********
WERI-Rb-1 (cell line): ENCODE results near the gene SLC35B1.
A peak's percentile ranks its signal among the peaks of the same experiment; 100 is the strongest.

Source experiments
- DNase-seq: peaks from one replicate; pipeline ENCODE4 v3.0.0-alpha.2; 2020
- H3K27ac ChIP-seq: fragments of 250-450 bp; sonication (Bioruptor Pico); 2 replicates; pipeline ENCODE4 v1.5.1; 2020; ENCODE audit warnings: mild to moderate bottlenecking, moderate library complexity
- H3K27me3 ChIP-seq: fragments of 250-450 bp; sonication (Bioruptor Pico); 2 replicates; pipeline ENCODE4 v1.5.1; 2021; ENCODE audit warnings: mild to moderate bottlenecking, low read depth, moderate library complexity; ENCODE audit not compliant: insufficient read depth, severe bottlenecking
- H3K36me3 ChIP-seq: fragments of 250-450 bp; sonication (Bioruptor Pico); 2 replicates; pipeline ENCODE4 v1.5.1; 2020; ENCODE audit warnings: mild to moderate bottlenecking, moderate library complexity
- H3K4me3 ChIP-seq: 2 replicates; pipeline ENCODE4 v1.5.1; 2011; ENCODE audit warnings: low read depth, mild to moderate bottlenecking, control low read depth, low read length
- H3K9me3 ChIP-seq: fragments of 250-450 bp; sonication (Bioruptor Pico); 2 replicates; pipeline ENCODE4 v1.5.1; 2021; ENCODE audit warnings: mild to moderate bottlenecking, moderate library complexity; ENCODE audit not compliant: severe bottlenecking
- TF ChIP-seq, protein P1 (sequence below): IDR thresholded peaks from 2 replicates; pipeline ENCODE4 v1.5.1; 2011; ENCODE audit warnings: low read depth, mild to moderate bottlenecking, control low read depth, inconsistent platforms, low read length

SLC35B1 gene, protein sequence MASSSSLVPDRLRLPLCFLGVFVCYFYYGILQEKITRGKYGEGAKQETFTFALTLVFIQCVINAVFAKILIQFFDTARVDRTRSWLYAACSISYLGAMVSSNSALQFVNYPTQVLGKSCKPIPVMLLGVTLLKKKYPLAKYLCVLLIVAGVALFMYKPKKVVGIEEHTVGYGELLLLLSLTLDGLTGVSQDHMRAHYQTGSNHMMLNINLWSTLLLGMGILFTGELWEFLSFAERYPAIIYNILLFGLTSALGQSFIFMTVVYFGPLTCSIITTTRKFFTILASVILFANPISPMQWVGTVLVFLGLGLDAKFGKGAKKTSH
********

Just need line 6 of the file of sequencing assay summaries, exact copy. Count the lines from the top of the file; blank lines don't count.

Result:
- H3K27me3 ChIP-seq: fragments of 250-450 bp; sonication (Bioruptor Pico); 2 replicates; pipeline ENCODE4 v1.5.1; 2021; ENCODE audit warnings: mild to moderate bottlenecking, low read depth, moderate library complexity; ENCODE audit not compliant: insufficient read depth, severe bottlenecking